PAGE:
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Dec 16, 2007

Mental rotation of congenitally absent hands

Mental rotation of congenitally absent hands.

J Int Neuropsychol Soc. 2008 Jan;14(1):81-9

Authors: Funk M, Brugger P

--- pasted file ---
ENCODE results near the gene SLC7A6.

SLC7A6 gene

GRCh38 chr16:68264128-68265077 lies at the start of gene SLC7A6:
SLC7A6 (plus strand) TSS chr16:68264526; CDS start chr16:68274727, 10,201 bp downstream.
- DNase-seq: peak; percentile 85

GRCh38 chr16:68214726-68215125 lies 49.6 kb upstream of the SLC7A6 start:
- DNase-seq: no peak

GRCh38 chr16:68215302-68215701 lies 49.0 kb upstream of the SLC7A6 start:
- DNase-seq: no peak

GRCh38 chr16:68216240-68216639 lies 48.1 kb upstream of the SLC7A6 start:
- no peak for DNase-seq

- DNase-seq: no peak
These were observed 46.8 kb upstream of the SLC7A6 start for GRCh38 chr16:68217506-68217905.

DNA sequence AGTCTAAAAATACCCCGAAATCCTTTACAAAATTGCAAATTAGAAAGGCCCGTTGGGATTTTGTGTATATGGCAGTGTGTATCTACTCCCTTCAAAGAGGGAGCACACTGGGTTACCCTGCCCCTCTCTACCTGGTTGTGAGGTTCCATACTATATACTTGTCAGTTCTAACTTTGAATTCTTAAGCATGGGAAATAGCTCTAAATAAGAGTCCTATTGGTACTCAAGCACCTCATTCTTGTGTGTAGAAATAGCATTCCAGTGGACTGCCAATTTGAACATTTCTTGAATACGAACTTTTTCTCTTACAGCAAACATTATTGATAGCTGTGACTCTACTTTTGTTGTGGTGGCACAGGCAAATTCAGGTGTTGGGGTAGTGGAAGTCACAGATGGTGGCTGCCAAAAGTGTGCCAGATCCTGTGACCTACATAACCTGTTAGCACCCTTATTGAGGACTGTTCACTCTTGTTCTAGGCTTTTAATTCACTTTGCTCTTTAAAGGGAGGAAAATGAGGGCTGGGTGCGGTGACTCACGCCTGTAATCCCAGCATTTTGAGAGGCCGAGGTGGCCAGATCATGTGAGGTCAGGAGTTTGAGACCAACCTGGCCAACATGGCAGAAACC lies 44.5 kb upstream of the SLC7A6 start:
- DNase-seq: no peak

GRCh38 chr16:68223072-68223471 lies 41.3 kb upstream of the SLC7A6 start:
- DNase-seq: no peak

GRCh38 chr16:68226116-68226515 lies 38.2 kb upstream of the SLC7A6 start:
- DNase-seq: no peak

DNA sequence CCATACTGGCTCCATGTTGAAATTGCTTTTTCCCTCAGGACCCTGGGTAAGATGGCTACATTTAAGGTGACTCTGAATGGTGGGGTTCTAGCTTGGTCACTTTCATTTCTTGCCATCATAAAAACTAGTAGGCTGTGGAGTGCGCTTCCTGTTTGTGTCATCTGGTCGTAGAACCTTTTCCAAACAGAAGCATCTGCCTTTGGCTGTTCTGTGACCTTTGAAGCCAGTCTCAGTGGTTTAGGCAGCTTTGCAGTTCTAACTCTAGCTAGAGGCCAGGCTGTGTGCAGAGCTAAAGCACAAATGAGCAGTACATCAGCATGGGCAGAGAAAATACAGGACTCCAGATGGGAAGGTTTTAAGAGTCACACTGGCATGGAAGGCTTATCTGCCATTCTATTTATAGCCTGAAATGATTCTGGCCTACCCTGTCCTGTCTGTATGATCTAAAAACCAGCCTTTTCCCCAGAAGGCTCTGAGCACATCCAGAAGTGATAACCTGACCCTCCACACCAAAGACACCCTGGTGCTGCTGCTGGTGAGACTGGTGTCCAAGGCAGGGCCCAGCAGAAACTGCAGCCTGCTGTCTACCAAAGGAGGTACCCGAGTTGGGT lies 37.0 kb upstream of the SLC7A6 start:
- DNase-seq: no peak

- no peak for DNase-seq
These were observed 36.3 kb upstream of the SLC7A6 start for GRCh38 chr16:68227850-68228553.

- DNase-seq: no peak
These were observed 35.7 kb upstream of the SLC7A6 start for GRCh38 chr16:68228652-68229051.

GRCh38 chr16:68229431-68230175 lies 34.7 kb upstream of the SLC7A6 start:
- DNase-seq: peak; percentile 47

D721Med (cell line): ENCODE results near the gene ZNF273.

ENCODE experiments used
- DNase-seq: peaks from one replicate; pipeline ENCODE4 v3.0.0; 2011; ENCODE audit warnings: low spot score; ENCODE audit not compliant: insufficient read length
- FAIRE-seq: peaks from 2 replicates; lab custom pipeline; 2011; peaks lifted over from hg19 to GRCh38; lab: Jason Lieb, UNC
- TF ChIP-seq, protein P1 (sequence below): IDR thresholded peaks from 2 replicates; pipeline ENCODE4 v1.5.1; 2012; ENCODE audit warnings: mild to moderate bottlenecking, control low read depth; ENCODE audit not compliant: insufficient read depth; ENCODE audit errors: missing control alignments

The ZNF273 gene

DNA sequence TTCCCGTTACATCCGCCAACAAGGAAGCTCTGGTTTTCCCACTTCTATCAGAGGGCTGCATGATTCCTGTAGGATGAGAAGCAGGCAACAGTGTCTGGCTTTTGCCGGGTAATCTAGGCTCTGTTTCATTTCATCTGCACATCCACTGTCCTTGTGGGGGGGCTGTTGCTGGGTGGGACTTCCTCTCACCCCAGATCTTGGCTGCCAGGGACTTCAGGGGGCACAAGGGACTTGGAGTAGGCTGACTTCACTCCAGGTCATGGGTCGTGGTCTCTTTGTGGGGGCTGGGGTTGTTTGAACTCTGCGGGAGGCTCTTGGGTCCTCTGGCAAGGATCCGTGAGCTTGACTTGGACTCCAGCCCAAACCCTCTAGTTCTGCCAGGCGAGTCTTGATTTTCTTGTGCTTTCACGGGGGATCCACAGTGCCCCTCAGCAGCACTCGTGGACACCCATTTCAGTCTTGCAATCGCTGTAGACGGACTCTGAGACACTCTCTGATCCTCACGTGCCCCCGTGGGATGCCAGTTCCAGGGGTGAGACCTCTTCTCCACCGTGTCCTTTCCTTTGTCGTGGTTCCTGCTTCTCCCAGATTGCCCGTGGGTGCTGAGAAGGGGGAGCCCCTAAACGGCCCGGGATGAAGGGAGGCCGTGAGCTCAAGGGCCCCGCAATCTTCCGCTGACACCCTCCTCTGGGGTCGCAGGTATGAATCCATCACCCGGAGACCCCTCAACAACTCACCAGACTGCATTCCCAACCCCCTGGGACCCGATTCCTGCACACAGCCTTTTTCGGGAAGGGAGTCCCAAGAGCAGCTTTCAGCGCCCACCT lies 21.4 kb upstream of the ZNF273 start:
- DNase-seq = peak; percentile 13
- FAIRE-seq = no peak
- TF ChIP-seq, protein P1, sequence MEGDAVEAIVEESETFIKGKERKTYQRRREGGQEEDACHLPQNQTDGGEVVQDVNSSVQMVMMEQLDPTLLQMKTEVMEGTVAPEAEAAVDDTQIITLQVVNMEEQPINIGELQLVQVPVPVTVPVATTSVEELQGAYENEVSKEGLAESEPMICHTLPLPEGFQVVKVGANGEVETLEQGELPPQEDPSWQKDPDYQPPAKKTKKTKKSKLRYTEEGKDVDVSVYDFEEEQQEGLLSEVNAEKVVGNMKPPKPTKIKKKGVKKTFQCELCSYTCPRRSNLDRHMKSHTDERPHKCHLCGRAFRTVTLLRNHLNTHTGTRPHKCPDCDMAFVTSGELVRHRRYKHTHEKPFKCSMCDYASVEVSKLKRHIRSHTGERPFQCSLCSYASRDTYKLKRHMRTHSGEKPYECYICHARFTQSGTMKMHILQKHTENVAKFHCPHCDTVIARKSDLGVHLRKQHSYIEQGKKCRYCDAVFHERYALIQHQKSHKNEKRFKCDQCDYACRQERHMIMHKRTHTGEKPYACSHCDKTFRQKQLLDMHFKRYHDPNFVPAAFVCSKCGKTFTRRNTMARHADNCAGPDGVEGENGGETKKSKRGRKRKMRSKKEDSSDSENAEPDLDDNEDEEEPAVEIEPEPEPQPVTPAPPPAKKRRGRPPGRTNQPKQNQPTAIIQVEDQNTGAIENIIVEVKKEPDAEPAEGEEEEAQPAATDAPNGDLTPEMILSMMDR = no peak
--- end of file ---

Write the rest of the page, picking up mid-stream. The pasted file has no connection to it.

We compared motor imagery performance of normally limbed individuals with that of individuals with one or both hands missing since birth (i.e., hand amelia). To this aim, 14 unilaterally and 2 bilaterally amelic participants performed a task requiring the classification of hands depicted in different degrees of rotation as either a left or a right hand. On the same task, 24 normally limbed participants recapitulated previously reported effects; that is, that the hand motor dominance and, more generally, a lifelong use of hands are important determinants of left-right decisions. Unilaterally amelic participants responded slower to hands corresponding to their absent, compared with their existing, hand. Moreover, left and right hand amelic participants showed prolonged reaction times to hands (whether left or right) depicted in unnatural orientations compared with natural orientations. Among the bilateral amelics, the individual with phantom sensations, but not the one without, showed similar differentiation. These findings demonstrate that the visual recognition of a hand never physically developed is prolonged, but still modulated by different rotation angles. They are further compatible with the view that phantom limbs in hand amelia may constrain motor imagery as much as do amputation phantoms.

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